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Exploring alcohol misuse in ex-Service personnel: Current evidence and ongoing research.

Alcohol Awareness Week ran from July 3rd to July 7th 2023 in the UK, offering an opportunity to think and talk openly about alcohol harm across different communities. During this week, we shared key evidence on alcohol misuse in the UK ex-Service personnel community through our Twitter platform. Expanding on this, in the following article we further explore harmful alcohol consumption among UK ex-Service personnel and their families, drawing attention to current research projects in the UK.

Alcohol misuse is an ongoing public health concern in the UK. Alcohol Change, a leading UK alcohol charity, reports that harmful drinking is currently the fifth-highest cause of death and disability across the general population and is an established causal factor in over 60 medical conditions [1]. Additionally, advice from the NHS suggests that harmful alcohol consumption can negatively affect interpersonal relationships, academic or professional behaviour, and the general well-being of the individual affected [2].

Harmful consumption of alcohol is of particular concern among some members of the UK ex-Service personnel community. Evidence from the King’s Centre for Military Health Research (KCMHR) found a higher incidence of harmful alcohol use in UK male ex-Service personnel population versus their civilian counterparts (11% v. 6%) [3]. There is an established and long-standing drinking culture across the UK Armed Forces that doesn't dissipate once a Serving individual leaves. Researchers from the University of Liverpool and KCMHR explored motivations for drinking in Serving and ex-Service personnel [4]. They found that social pressure to drink and drinking as a coping mechanism may be key motivators driving Serving and ex-Service personnel to potentially harmful alcohol consumption. The Northern Hub for Veterans and Military Families' Research at Northumbria University also observed the normalisation of higher alcohol consumption within the UK military context [5]. Specifically, they found that some ex-Service personnel may fail to establish a connection between this behaviour and other personal issues they may be experiencing. Therefore, this may delay them accessing or engaging with help.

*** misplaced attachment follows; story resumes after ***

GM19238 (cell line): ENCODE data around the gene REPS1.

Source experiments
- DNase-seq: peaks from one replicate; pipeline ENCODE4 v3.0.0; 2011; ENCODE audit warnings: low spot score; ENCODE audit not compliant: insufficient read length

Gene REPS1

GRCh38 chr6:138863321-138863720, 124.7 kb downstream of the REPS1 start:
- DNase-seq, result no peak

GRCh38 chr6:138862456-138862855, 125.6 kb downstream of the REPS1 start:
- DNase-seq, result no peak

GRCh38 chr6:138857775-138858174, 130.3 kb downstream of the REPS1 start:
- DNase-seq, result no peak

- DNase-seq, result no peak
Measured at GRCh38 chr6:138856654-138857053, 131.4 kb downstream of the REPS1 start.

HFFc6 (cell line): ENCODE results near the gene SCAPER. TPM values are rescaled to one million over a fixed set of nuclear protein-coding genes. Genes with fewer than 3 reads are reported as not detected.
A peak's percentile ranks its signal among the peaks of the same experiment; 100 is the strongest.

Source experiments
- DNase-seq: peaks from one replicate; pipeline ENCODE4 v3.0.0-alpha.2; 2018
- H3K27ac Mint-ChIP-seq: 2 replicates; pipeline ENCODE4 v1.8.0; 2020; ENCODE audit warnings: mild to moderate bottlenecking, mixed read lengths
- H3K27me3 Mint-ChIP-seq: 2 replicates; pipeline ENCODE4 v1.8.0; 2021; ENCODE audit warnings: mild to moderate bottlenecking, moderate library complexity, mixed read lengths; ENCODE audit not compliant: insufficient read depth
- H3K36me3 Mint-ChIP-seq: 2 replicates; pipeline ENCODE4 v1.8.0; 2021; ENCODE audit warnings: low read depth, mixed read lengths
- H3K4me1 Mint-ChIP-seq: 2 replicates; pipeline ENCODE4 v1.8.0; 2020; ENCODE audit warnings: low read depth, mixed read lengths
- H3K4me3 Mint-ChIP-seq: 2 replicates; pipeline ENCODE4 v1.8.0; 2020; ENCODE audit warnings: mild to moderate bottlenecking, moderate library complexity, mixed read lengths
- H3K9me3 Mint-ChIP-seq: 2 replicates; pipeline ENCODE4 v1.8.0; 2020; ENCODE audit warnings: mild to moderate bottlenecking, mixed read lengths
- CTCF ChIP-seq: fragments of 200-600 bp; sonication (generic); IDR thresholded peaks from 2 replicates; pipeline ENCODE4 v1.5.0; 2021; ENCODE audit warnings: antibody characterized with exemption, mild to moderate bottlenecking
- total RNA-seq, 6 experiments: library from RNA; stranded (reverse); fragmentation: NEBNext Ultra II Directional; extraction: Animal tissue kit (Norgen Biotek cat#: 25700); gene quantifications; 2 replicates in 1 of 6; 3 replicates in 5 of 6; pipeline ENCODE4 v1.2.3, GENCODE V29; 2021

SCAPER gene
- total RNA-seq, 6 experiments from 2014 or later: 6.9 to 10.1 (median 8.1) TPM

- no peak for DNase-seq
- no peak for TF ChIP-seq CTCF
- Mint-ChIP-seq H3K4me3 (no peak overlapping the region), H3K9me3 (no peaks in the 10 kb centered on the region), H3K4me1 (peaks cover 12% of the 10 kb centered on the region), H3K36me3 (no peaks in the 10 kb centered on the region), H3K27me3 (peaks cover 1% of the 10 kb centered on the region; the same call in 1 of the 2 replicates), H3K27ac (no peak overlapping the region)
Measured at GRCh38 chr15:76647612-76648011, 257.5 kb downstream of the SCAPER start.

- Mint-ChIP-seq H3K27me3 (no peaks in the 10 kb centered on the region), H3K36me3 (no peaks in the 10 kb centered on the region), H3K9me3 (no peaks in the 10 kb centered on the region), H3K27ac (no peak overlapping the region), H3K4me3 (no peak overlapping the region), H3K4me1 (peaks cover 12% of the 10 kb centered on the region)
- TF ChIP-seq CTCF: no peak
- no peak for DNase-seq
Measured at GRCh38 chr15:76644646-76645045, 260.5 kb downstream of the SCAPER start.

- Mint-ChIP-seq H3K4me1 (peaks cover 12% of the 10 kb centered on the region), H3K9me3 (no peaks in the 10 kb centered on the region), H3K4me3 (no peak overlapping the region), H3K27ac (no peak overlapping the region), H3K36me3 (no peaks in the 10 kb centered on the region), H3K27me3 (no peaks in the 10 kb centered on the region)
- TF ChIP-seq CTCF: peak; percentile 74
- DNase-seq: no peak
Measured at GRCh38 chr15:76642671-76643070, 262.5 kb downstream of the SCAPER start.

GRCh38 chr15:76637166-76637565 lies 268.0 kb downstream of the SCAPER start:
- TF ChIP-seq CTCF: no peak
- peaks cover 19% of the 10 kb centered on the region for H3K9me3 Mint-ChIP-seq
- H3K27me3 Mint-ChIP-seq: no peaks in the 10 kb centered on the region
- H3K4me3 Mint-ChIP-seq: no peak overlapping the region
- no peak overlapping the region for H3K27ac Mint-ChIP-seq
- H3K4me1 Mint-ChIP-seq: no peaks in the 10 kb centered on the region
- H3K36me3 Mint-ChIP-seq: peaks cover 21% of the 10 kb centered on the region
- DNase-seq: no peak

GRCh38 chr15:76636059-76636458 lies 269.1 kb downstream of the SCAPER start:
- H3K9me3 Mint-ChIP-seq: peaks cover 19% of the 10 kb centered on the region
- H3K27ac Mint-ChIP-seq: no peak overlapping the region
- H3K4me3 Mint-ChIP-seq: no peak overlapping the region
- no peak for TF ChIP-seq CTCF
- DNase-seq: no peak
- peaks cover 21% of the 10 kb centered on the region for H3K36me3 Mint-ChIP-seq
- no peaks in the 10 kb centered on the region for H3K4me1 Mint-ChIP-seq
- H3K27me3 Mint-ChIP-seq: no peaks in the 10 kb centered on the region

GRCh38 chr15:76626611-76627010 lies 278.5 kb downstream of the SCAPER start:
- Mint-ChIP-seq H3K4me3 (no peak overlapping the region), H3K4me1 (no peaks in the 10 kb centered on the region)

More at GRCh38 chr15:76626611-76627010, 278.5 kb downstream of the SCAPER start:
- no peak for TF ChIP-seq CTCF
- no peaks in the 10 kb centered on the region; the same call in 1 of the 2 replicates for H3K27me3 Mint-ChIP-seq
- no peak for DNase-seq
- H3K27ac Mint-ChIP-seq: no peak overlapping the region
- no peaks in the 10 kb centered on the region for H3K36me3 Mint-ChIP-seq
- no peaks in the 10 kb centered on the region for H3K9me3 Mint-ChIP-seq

Increased risk of excessive drinking in UK ex-Service personnel has been linked to mental health difficulties. A report in 2023 from KCMHR and Combat Stress indicated that from a sample of 428 ex-Service personnel referred to Combat Stress for mental health assistance, 81.6% reported experiencing issues with alcohol [6]. It is suggested that some individuals will employ excessive consumption of alcohol as a coping mechanism when struggling with their mental health. A survey undertaken by PTSD Resolution in 2020, completed by UK ex-Service personnel living with a diagnosis of post-traumatic stress disorder, indicated that 46% of the 500 respondents turned to alcohol or drugs to cope with symptoms of prior trauma [7]. A review published in 2023 by Queens University Belfast reflects this trend. Their work found that some UK ex-Service personnel may attempt to manage mental health disorder symptoms through harmful consumption of alcohol, specifically to avoid reaching a crisis point. Conversely, increasing alcohol use to harmful levels may be responsible for worsening issues with their mental health [8].